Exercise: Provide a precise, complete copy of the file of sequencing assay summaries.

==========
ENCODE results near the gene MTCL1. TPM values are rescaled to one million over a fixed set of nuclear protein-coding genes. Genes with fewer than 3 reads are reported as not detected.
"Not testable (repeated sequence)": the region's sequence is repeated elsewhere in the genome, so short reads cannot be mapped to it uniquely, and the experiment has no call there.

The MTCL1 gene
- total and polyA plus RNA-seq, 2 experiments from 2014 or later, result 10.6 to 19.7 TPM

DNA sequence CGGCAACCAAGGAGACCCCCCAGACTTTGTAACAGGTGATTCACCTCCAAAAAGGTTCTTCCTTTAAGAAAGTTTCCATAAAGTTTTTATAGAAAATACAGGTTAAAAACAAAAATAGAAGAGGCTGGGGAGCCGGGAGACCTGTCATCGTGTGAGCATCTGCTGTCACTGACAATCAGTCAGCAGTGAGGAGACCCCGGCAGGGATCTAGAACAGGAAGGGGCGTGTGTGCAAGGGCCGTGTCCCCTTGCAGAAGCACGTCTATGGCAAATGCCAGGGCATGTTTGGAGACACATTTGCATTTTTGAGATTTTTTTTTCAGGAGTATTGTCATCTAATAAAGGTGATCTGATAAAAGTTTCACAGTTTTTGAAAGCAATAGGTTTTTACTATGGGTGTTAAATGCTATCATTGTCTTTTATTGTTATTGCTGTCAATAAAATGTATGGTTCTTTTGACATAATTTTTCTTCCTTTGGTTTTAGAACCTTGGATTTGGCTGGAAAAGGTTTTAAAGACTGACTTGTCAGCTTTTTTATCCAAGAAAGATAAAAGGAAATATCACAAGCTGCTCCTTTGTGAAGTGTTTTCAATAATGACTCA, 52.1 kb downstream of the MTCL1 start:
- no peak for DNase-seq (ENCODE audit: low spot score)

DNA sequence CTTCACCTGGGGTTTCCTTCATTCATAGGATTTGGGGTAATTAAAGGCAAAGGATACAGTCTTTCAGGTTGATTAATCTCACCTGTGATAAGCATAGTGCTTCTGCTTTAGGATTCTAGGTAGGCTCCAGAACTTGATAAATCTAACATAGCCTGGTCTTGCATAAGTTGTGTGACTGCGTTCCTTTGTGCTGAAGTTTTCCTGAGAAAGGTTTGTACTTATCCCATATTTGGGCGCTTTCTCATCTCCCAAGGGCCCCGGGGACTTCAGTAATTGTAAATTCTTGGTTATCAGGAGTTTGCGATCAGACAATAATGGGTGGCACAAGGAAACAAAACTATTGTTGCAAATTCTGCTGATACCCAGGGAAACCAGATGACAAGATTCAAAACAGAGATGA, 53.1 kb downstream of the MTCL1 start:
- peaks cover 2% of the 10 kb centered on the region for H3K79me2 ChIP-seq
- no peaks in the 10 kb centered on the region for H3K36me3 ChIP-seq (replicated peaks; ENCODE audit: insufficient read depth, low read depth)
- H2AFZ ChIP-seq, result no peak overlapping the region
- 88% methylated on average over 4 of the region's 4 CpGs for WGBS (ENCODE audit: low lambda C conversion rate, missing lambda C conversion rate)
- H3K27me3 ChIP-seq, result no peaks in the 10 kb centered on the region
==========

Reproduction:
ENCODE results near the gene MTCL1. TPM values are rescaled to one million over a fixed set of nuclear protein-coding genes. Genes with fewer than 3 reads are reported as not detected.
"Not testable (repeated sequence)": the region's sequence is repeated elsewhere in the genome, so short reads cannot be mapped to it uniquely, and the experiment has no call there.

The MTCL1 gene
- total and polyA plus RNA-seq, 2 experiments from 2014 or later, result 10.6 to 19.7 TPM

DNA sequence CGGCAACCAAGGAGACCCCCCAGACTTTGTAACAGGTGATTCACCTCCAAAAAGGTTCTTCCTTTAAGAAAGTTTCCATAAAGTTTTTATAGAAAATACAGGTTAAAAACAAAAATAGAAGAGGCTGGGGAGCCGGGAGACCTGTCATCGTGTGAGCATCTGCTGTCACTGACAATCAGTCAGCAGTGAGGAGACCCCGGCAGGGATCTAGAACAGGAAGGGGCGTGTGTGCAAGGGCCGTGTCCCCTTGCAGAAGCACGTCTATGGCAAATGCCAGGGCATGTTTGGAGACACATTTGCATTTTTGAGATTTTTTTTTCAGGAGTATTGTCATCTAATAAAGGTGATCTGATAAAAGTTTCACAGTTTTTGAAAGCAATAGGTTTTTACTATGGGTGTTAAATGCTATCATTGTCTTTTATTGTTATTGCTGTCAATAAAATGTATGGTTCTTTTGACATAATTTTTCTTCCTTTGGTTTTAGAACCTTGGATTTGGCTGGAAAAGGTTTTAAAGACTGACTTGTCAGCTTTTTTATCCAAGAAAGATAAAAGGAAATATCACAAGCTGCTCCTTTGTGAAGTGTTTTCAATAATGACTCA, 52.1 kb downstream of the MTCL1 start:
- no peak for DNase-seq (ENCODE audit: low spot score)

DNA sequence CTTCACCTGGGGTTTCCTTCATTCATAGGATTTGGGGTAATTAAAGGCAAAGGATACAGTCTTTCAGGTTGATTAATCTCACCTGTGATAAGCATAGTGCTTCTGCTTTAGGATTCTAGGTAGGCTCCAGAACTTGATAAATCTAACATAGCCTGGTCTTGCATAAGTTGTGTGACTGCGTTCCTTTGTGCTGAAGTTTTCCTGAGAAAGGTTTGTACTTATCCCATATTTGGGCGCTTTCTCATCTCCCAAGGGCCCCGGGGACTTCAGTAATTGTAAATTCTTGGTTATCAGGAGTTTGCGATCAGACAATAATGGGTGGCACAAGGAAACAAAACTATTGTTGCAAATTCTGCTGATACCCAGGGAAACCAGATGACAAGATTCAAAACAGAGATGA, 53.1 kb downstream of the MTCL1 start:
- peaks cover 2% of the 10 kb centered on the region for H3K79me2 ChIP-seq
- no peaks in the 10 kb centered on the region for H3K36me3 ChIP-seq (replicated peaks; ENCODE audit: insufficient read depth, low read depth)
- H2AFZ ChIP-seq, result no peak overlapping the region
- 88% methylated on average over 4 of the region's 4 CpGs for WGBS (ENCODE audit: low lambda C conversion rate, missing lambda C conversion rate)
- H3K27me3 ChIP-seq, result no peaks in the 10 kb centered on the region